Gottschalk, Commissioner of Patents v. Benson et al.
United States Supreme Court
November 20, 1972
409 U.S. 63, 175 USPQ 673
Mr. Justice Douglas delivered the opinion of the Court.
Respondents filed in the Patent Office an application for an invention which was described as being related “to the processing of data by program and more particularly to the programmed conversion of numerical information” in general purpose digital computers. They claimed a method for converting binary-coded-decimal (BCD) numerals into pure binary numerals. The claims were not limited to any particular art or technology, to any particular apparatus or machinery, or to any particular end use. They purported to cover any use of the claimed method in a general purpose digital computer of any type. Claims 8 and 131 were rejected by the Patent Office but sustained by the Court of Customs and Patent Appeals, 441 F.2d 682, 169 USPQ 548 . The case is here on a petition for a writ of certiorari. 405 U.S. 915, 172 USPQ 577 .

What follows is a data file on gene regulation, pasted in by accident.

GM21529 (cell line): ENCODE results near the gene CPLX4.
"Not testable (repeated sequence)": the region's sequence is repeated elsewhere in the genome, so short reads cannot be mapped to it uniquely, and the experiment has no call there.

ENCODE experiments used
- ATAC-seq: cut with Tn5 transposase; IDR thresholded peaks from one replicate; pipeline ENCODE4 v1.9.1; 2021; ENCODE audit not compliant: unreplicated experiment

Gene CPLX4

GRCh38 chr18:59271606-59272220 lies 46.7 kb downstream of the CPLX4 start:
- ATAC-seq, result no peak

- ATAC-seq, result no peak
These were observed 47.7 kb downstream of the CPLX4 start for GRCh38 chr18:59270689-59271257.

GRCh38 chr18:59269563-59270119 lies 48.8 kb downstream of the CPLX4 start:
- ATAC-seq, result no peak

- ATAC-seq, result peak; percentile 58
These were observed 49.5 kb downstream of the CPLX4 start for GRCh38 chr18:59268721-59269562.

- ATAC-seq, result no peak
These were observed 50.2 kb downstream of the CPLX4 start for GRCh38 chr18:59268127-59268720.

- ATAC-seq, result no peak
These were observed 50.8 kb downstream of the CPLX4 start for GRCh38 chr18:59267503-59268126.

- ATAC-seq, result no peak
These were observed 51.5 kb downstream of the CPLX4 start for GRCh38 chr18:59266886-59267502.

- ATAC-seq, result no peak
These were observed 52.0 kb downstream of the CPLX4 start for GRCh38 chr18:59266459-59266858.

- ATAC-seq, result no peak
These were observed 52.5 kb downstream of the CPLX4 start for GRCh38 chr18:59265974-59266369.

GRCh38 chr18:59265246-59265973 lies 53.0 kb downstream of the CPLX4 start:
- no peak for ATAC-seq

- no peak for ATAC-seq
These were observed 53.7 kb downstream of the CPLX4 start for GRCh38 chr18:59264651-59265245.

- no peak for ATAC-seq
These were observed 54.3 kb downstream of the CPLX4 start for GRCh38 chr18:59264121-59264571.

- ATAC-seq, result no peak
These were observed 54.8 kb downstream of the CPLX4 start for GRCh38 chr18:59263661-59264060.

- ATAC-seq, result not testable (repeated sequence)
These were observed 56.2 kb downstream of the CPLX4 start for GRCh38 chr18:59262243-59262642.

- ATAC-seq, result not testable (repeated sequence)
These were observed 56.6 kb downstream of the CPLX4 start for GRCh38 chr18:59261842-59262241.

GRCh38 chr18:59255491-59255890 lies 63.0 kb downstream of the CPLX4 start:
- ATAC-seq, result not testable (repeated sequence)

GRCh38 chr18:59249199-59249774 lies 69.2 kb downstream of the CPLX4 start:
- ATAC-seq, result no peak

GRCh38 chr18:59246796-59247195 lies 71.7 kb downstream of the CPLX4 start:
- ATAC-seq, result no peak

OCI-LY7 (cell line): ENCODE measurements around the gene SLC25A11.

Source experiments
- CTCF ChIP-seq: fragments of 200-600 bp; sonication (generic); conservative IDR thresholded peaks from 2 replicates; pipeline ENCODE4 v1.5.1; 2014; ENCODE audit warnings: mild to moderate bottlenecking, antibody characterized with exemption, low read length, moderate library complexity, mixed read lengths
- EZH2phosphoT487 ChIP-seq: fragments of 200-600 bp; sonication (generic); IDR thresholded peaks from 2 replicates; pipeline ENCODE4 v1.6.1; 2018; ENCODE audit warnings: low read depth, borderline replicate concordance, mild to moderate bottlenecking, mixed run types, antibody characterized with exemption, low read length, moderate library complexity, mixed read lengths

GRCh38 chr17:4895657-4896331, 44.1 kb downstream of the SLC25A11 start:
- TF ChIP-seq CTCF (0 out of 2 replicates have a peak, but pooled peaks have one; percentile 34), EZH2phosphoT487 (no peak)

The question is whether the method described and claimed is a “process” within the meaning of the Patent Act.2
<409 U.S. 65> A digital computer, as distinguished from an analog computer, is that which operates on data expressed in digits, solving a problem by doing arithmetic as a person would do it by head and hand.3 Some of the digits are stored as components of the computer. Others are introduced into the computer in a form which it is designed to recognize. The computer operates then upon both new and previously stored data. The general purpose computer is designed to perform operations under many different programs.
The representation of numbers may be in the form of a time-series of electrical pulses, magnetized spots on the surface of tapes, drums, or discs, charged spots on cathode ray tube screens, or the presence or absence of punched holes on paper cards, or other devices. The method or program is a sequence of coded instructions for a digital computer.